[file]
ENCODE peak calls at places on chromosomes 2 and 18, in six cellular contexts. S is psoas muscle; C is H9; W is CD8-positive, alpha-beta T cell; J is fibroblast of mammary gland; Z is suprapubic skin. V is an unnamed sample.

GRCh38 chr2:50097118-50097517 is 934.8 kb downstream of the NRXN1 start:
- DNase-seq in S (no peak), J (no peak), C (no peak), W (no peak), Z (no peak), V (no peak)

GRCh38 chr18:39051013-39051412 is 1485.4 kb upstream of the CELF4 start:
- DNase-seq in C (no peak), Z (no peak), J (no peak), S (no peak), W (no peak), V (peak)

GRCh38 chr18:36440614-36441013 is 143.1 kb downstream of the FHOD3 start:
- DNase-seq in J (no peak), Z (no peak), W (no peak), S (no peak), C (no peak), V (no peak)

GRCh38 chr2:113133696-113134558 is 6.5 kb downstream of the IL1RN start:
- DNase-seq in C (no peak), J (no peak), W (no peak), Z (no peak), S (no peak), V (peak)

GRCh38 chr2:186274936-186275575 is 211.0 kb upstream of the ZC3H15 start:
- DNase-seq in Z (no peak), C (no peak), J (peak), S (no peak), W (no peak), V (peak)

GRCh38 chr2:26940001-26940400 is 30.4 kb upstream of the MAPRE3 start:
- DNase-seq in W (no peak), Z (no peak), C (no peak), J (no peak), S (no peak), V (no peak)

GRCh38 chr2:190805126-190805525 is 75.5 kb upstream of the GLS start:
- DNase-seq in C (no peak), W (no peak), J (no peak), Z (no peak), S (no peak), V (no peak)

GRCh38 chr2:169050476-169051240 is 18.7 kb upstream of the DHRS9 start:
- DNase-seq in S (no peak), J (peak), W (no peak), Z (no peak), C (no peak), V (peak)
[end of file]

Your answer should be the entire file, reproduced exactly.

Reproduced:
ENCODE peak calls at places on chromosomes 2 and 18, in six cellular contexts. S is psoas muscle; C is H9; W is CD8-positive, alpha-beta T cell; J is fibroblast of mammary gland; Z is suprapubic skin. V is an unnamed sample.

GRCh38 chr2:50097118-50097517 is 934.8 kb downstream of the NRXN1 start:
- DNase-seq in S (no peak), J (no peak), C (no peak), W (no peak), Z (no peak), V (no peak)

GRCh38 chr18:39051013-39051412 is 1485.4 kb upstream of the CELF4 start:
- DNase-seq in C (no peak), Z (no peak), J (no peak), S (no peak), W (no peak), V (peak)

GRCh38 chr18:36440614-36441013 is 143.1 kb downstream of the FHOD3 start:
- DNase-seq in J (no peak), Z (no peak), W (no peak), S (no peak), C (no peak), V (no peak)

GRCh38 chr2:113133696-113134558 is 6.5 kb downstream of the IL1RN start:
- DNase-seq in C (no peak), J (no peak), W (no peak), Z (no peak), S (no peak), V (peak)

GRCh38 chr2:186274936-186275575 is 211.0 kb upstream of the ZC3H15 start:
- DNase-seq in Z (no peak), C (no peak), J (peak), S (no peak), W (no peak), V (peak)

GRCh38 chr2:26940001-26940400 is 30.4 kb upstream of the MAPRE3 start:
- DNase-seq in W (no peak), Z (no peak), C (no peak), J (no peak), S (no peak), V (no peak)

GRCh38 chr2:190805126-190805525 is 75.5 kb upstream of the GLS start:
- DNase-seq in C (no peak), W (no peak), J (no peak), Z (no peak), S (no peak), V (no peak)

GRCh38 chr2:169050476-169051240 is 18.7 kb upstream of the DHRS9 start:
- DNase-seq in S (no peak), J (peak), W (no peak), Z (no peak), C (no peak), V (peak)